Standardization and new development of pain-related models and methods in rodents and humans

Folie1Background and central theme

Ensuring homogeneity of model systems and analytical methods is critical for facilitating comparison and association of structure-function paradigms across projects and drawing mechanistic commonalities across different pain disorders. Moreover, there is an urgent demand for developing new model systems as well as methods for promoting forward and reverse translation between rodent analyses and human studies in the context of understanding and treating pain. These constitute the two main central themes of S01.

Rodent studies:

Many of the projects within this consortium utilise experimental rodent models, mimicking human diseases conditions, to study a broad range of diverse pain-related questions. Therefore, project S01 will endeavour to address four principal current deficits in the field in order to promote translation between humans and rodents:

First, some chronic pain disorders which are clinically prominent in this proposed consortium have not been adequately modelled in rodents.

Second, even widely-used, established models as well as behavioural tests can take a highly variable and inconsistent course across laboratories, rendering comparative and mechanistic analyses difficult.

Third, spontaneous pain and affective pain states are often underrepresented in behavioural analyses on rodents, which represent a very timely and much debated topic in pain research.

Finally, the impact of anxiety and depression on pain has not been adequately modelled in rodents.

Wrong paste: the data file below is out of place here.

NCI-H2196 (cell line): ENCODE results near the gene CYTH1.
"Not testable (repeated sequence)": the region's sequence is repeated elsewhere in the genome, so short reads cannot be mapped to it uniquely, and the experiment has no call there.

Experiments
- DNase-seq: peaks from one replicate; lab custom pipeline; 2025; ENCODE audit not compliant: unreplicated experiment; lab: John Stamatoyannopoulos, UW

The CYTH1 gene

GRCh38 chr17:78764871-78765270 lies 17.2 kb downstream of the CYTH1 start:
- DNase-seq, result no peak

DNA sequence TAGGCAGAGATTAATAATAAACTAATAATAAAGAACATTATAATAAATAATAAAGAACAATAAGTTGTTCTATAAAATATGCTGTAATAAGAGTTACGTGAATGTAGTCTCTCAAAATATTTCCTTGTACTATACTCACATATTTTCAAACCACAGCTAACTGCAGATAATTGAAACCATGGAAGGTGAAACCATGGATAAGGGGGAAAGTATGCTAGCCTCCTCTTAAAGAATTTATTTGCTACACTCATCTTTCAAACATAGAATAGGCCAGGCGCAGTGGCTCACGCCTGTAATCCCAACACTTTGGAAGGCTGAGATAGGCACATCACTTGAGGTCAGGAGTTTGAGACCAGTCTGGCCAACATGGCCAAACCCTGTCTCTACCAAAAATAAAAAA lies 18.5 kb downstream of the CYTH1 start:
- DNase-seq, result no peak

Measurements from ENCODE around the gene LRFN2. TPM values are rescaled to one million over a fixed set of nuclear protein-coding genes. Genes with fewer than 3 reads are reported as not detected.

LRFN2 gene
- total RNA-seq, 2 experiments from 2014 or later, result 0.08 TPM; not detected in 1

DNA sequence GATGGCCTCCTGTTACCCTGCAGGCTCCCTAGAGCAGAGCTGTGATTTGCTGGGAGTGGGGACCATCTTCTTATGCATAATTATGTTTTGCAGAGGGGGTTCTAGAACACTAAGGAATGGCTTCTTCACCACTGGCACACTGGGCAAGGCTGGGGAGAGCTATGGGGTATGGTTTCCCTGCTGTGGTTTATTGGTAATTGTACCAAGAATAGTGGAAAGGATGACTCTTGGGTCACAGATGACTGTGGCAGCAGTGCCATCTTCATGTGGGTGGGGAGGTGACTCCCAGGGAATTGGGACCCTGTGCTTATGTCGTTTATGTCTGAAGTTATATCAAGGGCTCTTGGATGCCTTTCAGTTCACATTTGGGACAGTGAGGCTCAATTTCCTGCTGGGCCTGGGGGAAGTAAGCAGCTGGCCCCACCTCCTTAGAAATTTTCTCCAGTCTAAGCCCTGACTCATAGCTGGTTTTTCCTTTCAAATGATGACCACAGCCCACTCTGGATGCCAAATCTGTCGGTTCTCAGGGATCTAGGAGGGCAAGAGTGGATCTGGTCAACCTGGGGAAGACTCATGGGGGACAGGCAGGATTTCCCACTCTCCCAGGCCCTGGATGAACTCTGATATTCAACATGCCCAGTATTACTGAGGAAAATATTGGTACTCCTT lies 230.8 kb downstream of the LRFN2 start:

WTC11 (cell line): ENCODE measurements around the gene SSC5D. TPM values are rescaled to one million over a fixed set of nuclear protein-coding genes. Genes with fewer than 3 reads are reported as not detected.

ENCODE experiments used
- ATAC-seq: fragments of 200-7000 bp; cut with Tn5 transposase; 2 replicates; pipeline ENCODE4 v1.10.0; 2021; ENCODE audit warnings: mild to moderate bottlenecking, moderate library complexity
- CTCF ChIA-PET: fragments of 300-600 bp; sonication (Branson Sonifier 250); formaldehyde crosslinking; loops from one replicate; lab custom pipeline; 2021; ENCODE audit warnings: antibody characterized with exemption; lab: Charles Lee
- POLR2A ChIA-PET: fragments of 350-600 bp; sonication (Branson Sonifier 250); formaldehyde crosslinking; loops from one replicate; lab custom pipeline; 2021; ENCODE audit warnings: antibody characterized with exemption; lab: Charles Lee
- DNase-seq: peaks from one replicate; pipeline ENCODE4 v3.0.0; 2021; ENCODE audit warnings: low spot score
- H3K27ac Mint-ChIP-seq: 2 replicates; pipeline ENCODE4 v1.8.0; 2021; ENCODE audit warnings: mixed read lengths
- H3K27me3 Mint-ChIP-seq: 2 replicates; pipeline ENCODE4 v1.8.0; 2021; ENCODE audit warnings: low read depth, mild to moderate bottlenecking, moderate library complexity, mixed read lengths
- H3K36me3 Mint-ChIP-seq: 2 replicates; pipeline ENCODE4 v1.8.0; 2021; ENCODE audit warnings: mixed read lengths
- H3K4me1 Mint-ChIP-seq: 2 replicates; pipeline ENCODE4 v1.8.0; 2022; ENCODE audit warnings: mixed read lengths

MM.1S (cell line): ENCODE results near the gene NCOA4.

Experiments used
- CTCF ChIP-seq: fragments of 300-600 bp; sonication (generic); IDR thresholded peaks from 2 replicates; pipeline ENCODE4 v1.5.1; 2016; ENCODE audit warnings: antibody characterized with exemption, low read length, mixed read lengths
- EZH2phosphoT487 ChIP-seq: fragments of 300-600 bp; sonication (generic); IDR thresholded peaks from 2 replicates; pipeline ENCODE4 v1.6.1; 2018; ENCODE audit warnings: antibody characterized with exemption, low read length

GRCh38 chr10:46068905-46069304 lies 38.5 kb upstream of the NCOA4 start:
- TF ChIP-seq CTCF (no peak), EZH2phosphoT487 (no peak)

Human studies:

While stimulus-evoked responses are standard tools to assess excitability changes in animal models of acute and chronic pain, human patients complain of ongoing pain and comorbidities such as sleep disturbance, depression and anxiety, thereby rendering a gap between analytical paradigms employed in animals and humans. Although studies in rodent models indicate functional and structural plasticity in pain-related circuits in chronic pain states, whether these changes really match human chronic pain states is unclear and not yet adequately addressed. This translational gap, which is a major obstacle to progress in pain therapy, should not only be closed from the preclinical side but also from the clinical side. For this purpose it is necessary to refine and standardize methods for the quantification of plasticity in pain-related circuits in humans and apply them to a range of pain disorders. Central sensitisation and descending facilitation have been studied extensively across many rodent models of acute and chronic pain [19,20]. The human part of S01 will therefore focus on spinal signal processing in humans and its modulation by descending controls.

First, we will assess mechanisms of central sensitisation and the influence of descending controls in patients with various types of pain disorders.

Second, we will provide support to clinical departments on assessment of nociceptive pathways in humans.

Finally, we will assess the effects of fear on central sensitisationFolie2

Key Questions for the first funding period:

Rodent studies:

  1. Develop mouse models for chronic back pain and phantom limb pain.
  2. Establish standard operating procedures (SOPs) for all rodent models and behavioural tests and help to implement these uniformly and consistently across all projects.
  3. Optimise and develop measurements for spontaneous pain and the affective component of pain in rodents.
  4. Study impact of anxiety and depression on pain in rodents

Human studies:

  1. Assess differences in spinal excitability and descending pathway sensitivity across a selected cross-section of chronic pain patients studied in the consortium (diabetes, spinal cord injury, low-back pain, phantom limb pain)
  2. Relate differences in clinical phenotypes of patients to differences in central sensitisation
  3. Study impact of fear and stress on spinal excitability and descending pathway sensitivity in humans. 

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